Tens of thousands of pro-government supporters gather for a demonstration on Feb. 21 in Manama, Bahrain. U.S. diplomat Ludovic Hood was attacked for allegedly supporting the protests. (John Moore/Getty Images)

The campaign against Ludovic Hood reached its peak on May 7, when a vitriolic, anonymous post on a pro-government Web site accused Hood of supporting the anti-government protests that have rocked Bahrain since Feb. 14.

President Obama has criticized the Bahraini government’s harsh crackdown on protesters since it began. But Arabic-language site BahrainForums.com now claims that the political section of the U.S. embassy has actively fostered the protests, with “a person of Jewish origin named Ludovic Hood” at its head.

“He's the one who trained and provoked the demonstrators to clash with the army,” the post read. It called for “honest people to avenge” Hood’s role.

The post also included links to photos of Hood and his “Jewish wife, Alisa Newman” on their wedding day, and information about where Hood lived.

The most troublesome aspect of the campaign against Hood is that Bahrainforums.com appears to have the approval of the country's royal family, according to McClatchy. Its home page includes photos of the country’s crown prince, prime minister, and king, which would not be permitted if the regime did not approve.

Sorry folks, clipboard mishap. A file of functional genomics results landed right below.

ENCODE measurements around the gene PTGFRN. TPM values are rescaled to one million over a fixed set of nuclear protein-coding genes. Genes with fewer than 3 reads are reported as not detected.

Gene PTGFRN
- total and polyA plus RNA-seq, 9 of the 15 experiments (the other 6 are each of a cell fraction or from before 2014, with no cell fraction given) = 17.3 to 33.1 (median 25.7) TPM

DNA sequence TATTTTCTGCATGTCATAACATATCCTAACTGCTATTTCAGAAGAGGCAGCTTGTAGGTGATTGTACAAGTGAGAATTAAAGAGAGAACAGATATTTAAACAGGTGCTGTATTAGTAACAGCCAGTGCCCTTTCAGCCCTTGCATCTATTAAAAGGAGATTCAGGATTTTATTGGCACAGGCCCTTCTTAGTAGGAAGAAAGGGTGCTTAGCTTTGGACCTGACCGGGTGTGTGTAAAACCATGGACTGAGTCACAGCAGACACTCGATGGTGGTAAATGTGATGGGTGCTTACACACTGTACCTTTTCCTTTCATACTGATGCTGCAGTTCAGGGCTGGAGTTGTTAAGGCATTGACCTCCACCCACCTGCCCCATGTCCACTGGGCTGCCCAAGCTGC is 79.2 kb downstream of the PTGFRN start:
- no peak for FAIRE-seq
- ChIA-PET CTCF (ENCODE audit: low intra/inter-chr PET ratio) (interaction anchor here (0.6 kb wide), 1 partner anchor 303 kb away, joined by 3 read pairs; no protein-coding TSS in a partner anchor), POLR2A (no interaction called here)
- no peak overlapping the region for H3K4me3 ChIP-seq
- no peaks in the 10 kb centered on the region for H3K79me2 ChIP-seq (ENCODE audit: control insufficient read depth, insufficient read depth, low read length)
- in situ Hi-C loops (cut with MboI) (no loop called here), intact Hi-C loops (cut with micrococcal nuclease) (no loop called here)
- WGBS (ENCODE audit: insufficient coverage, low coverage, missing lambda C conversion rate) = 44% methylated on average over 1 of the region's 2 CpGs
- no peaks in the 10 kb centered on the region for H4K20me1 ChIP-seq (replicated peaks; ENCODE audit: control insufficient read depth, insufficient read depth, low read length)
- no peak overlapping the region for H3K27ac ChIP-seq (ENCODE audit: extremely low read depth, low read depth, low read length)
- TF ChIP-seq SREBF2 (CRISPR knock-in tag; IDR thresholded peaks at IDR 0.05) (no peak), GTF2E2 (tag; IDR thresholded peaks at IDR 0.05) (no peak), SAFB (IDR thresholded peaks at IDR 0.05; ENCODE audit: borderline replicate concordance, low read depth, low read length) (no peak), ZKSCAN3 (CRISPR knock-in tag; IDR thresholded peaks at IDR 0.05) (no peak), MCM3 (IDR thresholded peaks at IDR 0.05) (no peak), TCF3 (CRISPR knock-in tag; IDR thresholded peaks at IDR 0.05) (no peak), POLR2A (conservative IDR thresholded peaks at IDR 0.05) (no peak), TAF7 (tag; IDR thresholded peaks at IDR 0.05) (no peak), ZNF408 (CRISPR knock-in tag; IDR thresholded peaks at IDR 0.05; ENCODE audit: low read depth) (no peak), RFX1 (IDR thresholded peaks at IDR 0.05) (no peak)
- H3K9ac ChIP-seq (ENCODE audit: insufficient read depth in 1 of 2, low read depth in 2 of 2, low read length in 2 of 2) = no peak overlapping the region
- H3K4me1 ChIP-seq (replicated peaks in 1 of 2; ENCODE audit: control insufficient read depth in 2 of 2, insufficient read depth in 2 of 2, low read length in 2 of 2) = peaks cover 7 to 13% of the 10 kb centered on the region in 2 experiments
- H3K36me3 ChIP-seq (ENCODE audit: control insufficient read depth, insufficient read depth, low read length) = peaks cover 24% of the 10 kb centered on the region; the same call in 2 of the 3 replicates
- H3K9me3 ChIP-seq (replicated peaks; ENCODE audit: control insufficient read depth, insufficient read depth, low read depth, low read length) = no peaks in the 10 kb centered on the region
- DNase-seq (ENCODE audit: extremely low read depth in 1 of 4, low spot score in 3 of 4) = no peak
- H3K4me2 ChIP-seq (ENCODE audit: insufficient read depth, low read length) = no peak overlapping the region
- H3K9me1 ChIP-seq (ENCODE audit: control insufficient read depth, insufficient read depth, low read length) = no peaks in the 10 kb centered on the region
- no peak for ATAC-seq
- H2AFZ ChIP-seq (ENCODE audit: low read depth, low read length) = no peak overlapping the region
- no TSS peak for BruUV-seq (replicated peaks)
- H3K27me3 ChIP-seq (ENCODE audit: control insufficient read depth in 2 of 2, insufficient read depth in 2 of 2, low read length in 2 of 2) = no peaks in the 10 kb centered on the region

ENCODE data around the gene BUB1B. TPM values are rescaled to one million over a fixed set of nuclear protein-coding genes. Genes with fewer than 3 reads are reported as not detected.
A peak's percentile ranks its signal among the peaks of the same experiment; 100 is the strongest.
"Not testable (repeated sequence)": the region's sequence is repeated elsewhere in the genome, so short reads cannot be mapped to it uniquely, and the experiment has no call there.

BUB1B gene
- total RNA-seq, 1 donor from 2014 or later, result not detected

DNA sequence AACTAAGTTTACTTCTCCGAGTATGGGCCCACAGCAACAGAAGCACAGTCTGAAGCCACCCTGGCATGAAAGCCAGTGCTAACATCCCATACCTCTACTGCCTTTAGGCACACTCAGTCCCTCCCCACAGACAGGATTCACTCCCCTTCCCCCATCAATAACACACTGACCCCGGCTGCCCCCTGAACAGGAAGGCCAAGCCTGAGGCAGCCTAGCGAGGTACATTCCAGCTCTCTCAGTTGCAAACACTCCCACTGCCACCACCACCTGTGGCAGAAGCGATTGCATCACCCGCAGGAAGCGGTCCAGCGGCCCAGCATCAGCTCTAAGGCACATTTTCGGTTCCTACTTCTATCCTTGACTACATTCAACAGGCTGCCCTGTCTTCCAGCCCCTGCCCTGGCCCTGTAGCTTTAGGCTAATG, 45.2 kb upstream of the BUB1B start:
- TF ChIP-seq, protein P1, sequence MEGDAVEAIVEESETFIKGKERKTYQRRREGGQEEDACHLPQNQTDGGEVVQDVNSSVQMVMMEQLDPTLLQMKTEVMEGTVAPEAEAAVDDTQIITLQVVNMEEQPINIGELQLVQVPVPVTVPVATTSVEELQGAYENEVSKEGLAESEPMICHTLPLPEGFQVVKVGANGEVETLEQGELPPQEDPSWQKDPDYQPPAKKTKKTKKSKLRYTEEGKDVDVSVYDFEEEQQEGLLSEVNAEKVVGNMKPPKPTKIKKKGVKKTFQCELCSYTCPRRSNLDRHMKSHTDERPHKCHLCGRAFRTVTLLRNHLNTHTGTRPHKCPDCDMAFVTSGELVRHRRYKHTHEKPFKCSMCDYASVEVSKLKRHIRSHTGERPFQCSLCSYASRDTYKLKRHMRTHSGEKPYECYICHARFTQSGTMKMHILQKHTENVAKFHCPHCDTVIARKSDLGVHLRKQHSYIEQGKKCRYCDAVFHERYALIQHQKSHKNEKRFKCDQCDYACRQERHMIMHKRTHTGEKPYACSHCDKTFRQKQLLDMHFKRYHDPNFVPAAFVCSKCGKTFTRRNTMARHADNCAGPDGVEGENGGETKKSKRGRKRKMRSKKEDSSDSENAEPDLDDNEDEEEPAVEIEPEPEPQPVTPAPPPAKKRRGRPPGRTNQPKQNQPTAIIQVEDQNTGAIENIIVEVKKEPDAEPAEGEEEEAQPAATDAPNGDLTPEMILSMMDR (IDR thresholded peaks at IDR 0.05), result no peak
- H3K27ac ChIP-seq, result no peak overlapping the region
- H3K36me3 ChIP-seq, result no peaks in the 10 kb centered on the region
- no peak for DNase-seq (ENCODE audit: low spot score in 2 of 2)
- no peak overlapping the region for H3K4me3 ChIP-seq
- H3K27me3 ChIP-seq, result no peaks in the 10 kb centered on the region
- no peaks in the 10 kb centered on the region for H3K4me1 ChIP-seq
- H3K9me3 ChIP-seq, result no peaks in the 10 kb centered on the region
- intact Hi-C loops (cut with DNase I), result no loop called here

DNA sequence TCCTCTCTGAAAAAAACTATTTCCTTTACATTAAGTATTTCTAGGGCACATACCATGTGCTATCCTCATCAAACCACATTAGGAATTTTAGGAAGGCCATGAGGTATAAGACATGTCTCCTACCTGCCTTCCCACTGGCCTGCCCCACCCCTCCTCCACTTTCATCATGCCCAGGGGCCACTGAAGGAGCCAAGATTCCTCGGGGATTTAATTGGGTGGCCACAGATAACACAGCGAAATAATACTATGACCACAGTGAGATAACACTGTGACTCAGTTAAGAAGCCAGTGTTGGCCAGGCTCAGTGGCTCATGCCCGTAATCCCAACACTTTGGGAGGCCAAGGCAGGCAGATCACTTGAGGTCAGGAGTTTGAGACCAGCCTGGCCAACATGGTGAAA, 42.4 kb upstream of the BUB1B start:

The State Department issued this statement about Hood’s departure: “The safety and security of our diplomatic personnel is our highest priority. It is unacceptable that elements within Bahrain would target an individual for carrying out his professional duties.”

In a final message to his friends, Hood wrote:

“Hello... I am leaving Bahrain today and moving back to Washington. I will start my new assignment at the State Department in June. I am sorry I was not able to say goodbye properly. Given recent developments affecting the Embassy, it was prudent for me to keep a low profile during my final weeks in Bahrain.”

Even after Hood left Bahrain, two Bahraini newspapers have continued to target him, as well as the embassy’s current top diplomat, Stephanie Williams.

Read McClatchy’s original report here.